The Illusion of Truth

How far would you go to achieve your heart’s desire? Would you risk your home? Your livelihood? Your family? The Illusion of Truth is a project inspired by tales of the Orishas, a collection of deities from Western Nigeria’s Ifa faith. For the duration of an hour, writer and performer Mara Menzies guides us on a journey from a snug conference room at the heart of Edinburgh’s Scottish Storytelling Centre, to the colourful, lively, and occasionally treacherous world of the Orishas.

Though the stories of the Orishas may have begun many thousands of kilometers away, they feel right at home here

Dressed in white and gold (splendid costuming and hair by Ari Liakeas and Jennifer Ba), Menzies introduces us to Ochosi, a gifted young hunter who wishes to be something more. Ochosi wants to join the ranks of the Orishas, but first he must perform a difficult task.

The path is a well-trodden one in traditional myth and fairytale: desire becomes pride, and pride turns to tragedy, but Menzies brings new flair to a familiar archetype, leaving the audience awaiting every twist and turn. Using props and items of costume placed around the room, our narrator transforms herself into a host of characters, humans and deities alike. Menzies is a consummate storyteller; her mastery of voice and movement, paired with a rich and winding text, makes for a very impressive performance.

Audience interaction is a tricky beast, but Menzies puts her listeners (who at my performance ranged from ages 8 to 80) at ease, eliciting warm laughter and rapt silence as her story twists and turns to its tragic conclusion. Though the stories of the Orishas may have begun many thousands of kilometers away, they feel right at home here. The figures of Ifa legend are conjured before us, impossibly ancient and terribly modern. What The Illusion of Truth does best is make us feel that we are are entering a sacred, magical space, where there is something of value to be found for listeners of all ages.

Reviews by Alice Markey

Underbelly’s Circus Hub on the Meadows

Courtney Act: The Girl from Oz

Northern Stage at Summerhall

You've Changed

Underbelly, Cowgate

Julio Torres: My Favourite Shapes

Scottish Storytelling Centre

The Illusion of Truth




Since you’re here…

… we have a small favour to ask. We don't want your money to support a hack's bar bill at Abattoir, but if you have a pound or two spare, we really encourage you to support a good cause. If this review has either helped you discover a gem or avoid a turkey, consider doing some good that will really make a difference.

You can donate to the charity of your choice, but if you're looking for inspiration, there are three charities we really like.

Mama Biashara
Kate Copstick’s charity, Mama Biashara, works with the poorest and most marginalised people in Kenya. They give grants to set up small, sustainable businesses that bring financial independence and security. That five quid you spend on a large glass of House White? They can save someone’s life with that. And the money for a pair of Air Jordans? Will take four women and their fifteen children away from a man who is raping them and into a new life with a moneymaking business for Mum and happiness for the kids.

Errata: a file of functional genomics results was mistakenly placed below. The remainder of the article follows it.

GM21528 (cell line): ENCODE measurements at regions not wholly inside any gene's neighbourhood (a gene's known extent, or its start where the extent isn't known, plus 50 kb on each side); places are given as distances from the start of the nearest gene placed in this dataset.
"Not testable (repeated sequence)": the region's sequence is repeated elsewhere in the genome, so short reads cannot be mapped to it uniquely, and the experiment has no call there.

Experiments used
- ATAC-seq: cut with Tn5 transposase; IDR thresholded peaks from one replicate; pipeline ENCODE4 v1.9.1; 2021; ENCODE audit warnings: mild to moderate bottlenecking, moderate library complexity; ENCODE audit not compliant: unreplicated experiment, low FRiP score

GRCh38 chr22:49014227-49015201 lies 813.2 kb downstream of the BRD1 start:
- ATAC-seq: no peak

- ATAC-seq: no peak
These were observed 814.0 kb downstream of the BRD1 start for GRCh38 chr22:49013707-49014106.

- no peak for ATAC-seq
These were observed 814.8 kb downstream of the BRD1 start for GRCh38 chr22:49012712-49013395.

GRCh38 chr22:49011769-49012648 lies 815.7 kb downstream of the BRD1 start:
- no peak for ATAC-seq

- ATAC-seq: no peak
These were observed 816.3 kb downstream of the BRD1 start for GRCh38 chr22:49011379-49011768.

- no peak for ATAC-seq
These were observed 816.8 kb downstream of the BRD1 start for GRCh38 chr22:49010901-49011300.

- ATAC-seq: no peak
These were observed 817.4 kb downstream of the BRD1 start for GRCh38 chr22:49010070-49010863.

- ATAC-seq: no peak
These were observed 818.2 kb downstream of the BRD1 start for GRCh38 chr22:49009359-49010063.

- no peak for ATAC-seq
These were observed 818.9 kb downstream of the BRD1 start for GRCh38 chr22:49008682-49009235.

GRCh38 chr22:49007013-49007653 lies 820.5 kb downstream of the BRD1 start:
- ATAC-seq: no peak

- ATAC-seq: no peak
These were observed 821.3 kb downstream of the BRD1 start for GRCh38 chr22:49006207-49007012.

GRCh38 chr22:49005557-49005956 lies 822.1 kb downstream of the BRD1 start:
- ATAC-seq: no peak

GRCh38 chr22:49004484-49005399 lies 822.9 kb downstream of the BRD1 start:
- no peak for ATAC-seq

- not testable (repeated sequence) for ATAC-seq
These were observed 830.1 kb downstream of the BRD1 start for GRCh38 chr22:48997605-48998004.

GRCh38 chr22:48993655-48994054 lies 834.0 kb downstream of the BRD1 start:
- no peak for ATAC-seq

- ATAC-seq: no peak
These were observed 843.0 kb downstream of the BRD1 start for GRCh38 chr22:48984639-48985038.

Donate to Mama Biashara now

Theatre MAD
The Make A Difference Trust fights HIV & AIDS one stage at a time. Their UK and International grant-making strategy is based on five criteria that raise awareness, educate, and provide care and support for the most vulnerable in society. A host of fundraising events, including Bucket Collections, Late Night Cabarets, West End Eurovision, West End Bares and A West End Christmas continue to raise funds for projects both in the UK and Sub-Saharan Africa.
Donate to Theatre MAD now

Acting For Others
Acting for Others provides financial and emotional support to all theatre workers in times of need through the 14 member charities. During the COVID-19 crisis Acting for Others have raised over £600,000 to support theatre workers affected by the pandemic.
Donate to Acting For Others now



The Blurb

Enter a world where Gods feast, dance and wander through forests. Reaching into the pantheon of African Orishas (Yoruban mythology), performance storyteller Mara Menzies explores our relationship with truth, intention and powerlessness wrapped in the thin cloak of power. How does society control its decision-making when exposed to so many alternative facts? A young man obsessed with joining the ranks of deities, seizes an opportunity to appease himself to the Gods. An innocent misunderstanding leads to disastrous consequences when seemingly justifiable actions are taken without full knowledge of the facts. ‘Spellbinding’ (

Most Popular See More


From £29.00

More Info

Find Tickets

Cinderella The Musical

From £24.00

More Info

Find Tickets

Matilda the Musical

From £25.00

More Info

Find Tickets

Heathers The Musical

From £18.00

More Info

Find Tickets


From £12.00

More Info

Find Tickets

Life of Pi

From £19.00

More Info

Find Tickets